A United States education company aiming to run
state-funded schools has won its first contract in Britain.
The link-up with Edison Schools is expected to last two years
Edison Schools has been asked to provide a package of curriculum development, home-school
partnerships and teacher training for Colbayns High School in Clacton, Essex.
And the company is negotiating with Essex County Council to provide
services to another four schools, centred on a drive for "continuous
improvement" by both pupils and teachers.
Education watchdog Ofsted has said the 1,700-pupil
comprehensive Colbayns had "serious weaknesses", which put it only one level above being an officially failing school.
First deputy head teacher William Barnard said the link-up with Edison was expected to last at least two years.
He stressed that while Edison may bring in some of its US-based staff, Colbayns would remain in charge of the scheme and none of its teachers would be transferred to the company's control.
Edison would be working with 12 to 14-year-olds, who would be reorganised into three "learning clusters" of about 90 pupils, Mr Barnard said.
Twice a term they will take computerised English, maths and social development tests which will be electronically marked to give instant feedback, according to Edison.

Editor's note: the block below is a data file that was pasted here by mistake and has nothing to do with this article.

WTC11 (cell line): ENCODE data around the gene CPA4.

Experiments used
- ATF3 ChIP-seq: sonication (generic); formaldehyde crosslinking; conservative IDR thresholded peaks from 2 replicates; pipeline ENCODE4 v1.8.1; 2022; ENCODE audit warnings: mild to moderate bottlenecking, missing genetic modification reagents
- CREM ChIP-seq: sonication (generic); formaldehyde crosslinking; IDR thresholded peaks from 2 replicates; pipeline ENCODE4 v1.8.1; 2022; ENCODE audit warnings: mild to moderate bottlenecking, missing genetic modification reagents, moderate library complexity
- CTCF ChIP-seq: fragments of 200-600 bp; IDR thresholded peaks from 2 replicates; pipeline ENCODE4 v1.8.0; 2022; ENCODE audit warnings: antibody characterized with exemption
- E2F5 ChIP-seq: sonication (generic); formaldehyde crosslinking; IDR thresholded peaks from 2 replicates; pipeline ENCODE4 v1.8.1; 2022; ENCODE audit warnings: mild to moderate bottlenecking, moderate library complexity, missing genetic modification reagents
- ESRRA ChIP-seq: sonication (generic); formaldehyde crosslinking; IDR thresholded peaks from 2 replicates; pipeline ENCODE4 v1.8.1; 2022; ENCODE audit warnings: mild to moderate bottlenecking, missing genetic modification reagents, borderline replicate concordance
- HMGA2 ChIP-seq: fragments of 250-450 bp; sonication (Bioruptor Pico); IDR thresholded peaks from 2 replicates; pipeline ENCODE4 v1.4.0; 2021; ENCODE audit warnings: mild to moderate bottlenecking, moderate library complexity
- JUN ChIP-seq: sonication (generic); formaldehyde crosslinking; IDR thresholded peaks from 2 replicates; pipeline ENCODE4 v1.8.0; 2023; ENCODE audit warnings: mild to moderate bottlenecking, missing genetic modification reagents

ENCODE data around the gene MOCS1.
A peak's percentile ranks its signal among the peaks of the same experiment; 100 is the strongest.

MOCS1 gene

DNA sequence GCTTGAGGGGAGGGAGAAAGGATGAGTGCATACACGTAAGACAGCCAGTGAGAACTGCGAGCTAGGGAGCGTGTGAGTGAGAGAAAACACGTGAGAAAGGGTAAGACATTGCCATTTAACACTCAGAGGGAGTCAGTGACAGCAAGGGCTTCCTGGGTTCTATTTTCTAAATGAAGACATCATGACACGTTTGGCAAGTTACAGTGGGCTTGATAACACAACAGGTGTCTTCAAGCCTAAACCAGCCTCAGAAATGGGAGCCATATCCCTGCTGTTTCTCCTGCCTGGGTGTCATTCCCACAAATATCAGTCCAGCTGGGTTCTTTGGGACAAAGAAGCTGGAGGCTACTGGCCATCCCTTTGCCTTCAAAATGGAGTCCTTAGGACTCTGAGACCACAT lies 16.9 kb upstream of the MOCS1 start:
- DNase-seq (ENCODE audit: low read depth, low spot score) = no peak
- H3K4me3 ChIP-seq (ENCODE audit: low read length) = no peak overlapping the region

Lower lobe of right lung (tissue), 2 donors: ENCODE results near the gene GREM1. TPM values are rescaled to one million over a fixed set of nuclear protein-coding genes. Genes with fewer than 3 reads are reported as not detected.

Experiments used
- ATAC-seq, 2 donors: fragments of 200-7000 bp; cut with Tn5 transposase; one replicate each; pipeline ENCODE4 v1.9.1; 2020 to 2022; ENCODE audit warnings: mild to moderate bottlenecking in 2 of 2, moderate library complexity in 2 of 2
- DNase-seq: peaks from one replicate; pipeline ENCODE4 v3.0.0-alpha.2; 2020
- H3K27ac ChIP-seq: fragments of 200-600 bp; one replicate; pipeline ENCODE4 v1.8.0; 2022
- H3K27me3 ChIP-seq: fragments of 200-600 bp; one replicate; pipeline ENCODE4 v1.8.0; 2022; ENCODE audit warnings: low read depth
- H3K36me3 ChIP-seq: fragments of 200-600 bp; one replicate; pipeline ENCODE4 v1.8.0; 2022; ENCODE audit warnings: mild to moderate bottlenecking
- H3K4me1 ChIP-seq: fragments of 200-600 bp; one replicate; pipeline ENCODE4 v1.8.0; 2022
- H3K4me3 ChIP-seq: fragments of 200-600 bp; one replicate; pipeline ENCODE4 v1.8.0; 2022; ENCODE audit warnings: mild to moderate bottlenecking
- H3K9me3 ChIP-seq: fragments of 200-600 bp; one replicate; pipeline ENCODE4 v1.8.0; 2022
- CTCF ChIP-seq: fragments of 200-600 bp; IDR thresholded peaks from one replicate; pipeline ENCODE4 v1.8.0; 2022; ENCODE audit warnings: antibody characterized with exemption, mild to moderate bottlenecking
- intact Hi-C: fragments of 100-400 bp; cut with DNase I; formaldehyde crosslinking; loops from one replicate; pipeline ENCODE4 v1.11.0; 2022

The system was designed to ensure staff had an "intimate knowledge" of every child in each group, said Mr Barnard.
Mr Barnard said: "We see it as a very exciting development. We see it as being very
good for pupils and staff."
Like many secondary schools in Essex, Colbayns had been hit hard by financial contraints and cut several teacher posts by "natural wastage", said
But the Edison contract, which he estimated as worth about £60,000, was being paid for out of a separate pot of government money, aimed at helping struggling schools to improve.
Edison Schools was founded in 1992 and its website says it now serves 110,000
pupils in 20 US states, including "charter schools", which are free to pupils but are run by the company.
But it has been criticised by opponents of privatised education across the US, who have claimed the company tries to keep out pupils with special needs to boost results on which its income depends.
The company has yet to make a profit and was recently forced to issue a denial that it had defaulted on loan debts.